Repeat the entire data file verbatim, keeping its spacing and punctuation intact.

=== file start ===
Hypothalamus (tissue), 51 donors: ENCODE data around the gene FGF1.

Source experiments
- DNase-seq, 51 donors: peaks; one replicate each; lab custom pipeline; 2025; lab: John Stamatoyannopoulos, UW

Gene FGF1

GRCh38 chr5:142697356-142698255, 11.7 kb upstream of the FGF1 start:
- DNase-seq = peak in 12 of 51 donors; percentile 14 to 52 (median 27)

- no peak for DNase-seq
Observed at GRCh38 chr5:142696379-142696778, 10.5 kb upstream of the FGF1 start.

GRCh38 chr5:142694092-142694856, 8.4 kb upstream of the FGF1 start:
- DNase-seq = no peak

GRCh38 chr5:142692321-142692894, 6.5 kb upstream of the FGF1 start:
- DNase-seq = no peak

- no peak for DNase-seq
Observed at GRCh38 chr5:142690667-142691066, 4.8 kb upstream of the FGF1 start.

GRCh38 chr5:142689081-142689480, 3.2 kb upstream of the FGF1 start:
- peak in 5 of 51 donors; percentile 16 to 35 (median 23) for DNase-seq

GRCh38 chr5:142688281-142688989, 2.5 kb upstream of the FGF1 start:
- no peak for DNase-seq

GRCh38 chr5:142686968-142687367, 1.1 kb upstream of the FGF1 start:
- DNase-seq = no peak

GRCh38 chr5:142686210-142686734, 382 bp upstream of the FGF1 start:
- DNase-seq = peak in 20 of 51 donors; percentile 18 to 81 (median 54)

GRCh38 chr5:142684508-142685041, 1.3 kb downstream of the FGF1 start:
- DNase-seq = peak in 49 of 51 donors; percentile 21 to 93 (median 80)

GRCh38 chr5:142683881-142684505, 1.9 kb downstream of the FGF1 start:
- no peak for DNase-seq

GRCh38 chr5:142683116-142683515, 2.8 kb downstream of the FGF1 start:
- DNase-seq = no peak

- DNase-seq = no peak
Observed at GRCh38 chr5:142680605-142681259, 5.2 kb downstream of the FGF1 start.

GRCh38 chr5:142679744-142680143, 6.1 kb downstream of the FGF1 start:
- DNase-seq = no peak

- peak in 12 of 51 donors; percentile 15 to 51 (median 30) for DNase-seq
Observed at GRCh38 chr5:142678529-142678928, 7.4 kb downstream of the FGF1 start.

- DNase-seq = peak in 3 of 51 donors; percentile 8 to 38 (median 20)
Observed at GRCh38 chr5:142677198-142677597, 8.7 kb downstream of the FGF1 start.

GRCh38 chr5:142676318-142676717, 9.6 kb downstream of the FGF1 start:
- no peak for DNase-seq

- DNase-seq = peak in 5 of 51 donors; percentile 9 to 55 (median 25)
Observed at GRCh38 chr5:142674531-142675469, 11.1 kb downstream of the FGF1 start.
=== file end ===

Hypothalamus (tissue), 51 donors: ENCODE data around the gene FGF1.

Source experiments
- DNase-seq, 51 donors: peaks; one replicate each; lab custom pipeline; 2025; lab: John Stamatoyannopoulos, UW

Gene FGF1

GRCh38 chr5:142697356-142698255, 11.7 kb upstream of the FGF1 start:
- DNase-seq = peak in 12 of 51 donors; percentile 14 to 52 (median 27)

- no peak for DNase-seq
Observed at GRCh38 chr5:142696379-142696778, 10.5 kb upstream of the FGF1 start.

GRCh38 chr5:142694092-142694856, 8.4 kb upstream of the FGF1 start:
- DNase-seq = no peak

GRCh38 chr5:142692321-142692894, 6.5 kb upstream of the FGF1 start:
- DNase-seq = no peak

- no peak for DNase-seq
Observed at GRCh38 chr5:142690667-142691066, 4.8 kb upstream of the FGF1 start.

GRCh38 chr5:142689081-142689480, 3.2 kb upstream of the FGF1 start:
- peak in 5 of 51 donors; percentile 16 to 35 (median 23) for DNase-seq

GRCh38 chr5:142688281-142688989, 2.5 kb upstream of the FGF1 start:
- no peak for DNase-seq

GRCh38 chr5:142686968-142687367, 1.1 kb upstream of the FGF1 start:
- DNase-seq = no peak

GRCh38 chr5:142686210-142686734, 382 bp upstream of the FGF1 start:
- DNase-seq = peak in 20 of 51 donors; percentile 18 to 81 (median 54)

GRCh38 chr5:142684508-142685041, 1.3 kb downstream of the FGF1 start:
- DNase-seq = peak in 49 of 51 donors; percentile 21 to 93 (median 80)

GRCh38 chr5:142683881-142684505, 1.9 kb downstream of the FGF1 start:
- no peak for DNase-seq

GRCh38 chr5:142683116-142683515, 2.8 kb downstream of the FGF1 start:
- DNase-seq = no peak

- DNase-seq = no peak
Observed at GRCh38 chr5:142680605-142681259, 5.2 kb downstream of the FGF1 start.

GRCh38 chr5:142679744-142680143, 6.1 kb downstream of the FGF1 start:
- DNase-seq = no peak

- peak in 12 of 51 donors; percentile 15 to 51 (median 30) for DNase-seq
Observed at GRCh38 chr5:142678529-142678928, 7.4 kb downstream of the FGF1 start.

- DNase-seq = peak in 3 of 51 donors; percentile 8 to 38 (median 20)
Observed at GRCh38 chr5:142677198-142677597, 8.7 kb downstream of the FGF1 start.

GRCh38 chr5:142676318-142676717, 9.6 kb downstream of the FGF1 start:
- no peak for DNase-seq

- DNase-seq = peak in 5 of 51 donors; percentile 9 to 55 (median 25)
Observed at GRCh38 chr5:142674531-142675469, 11.1 kb downstream of the FGF1 start.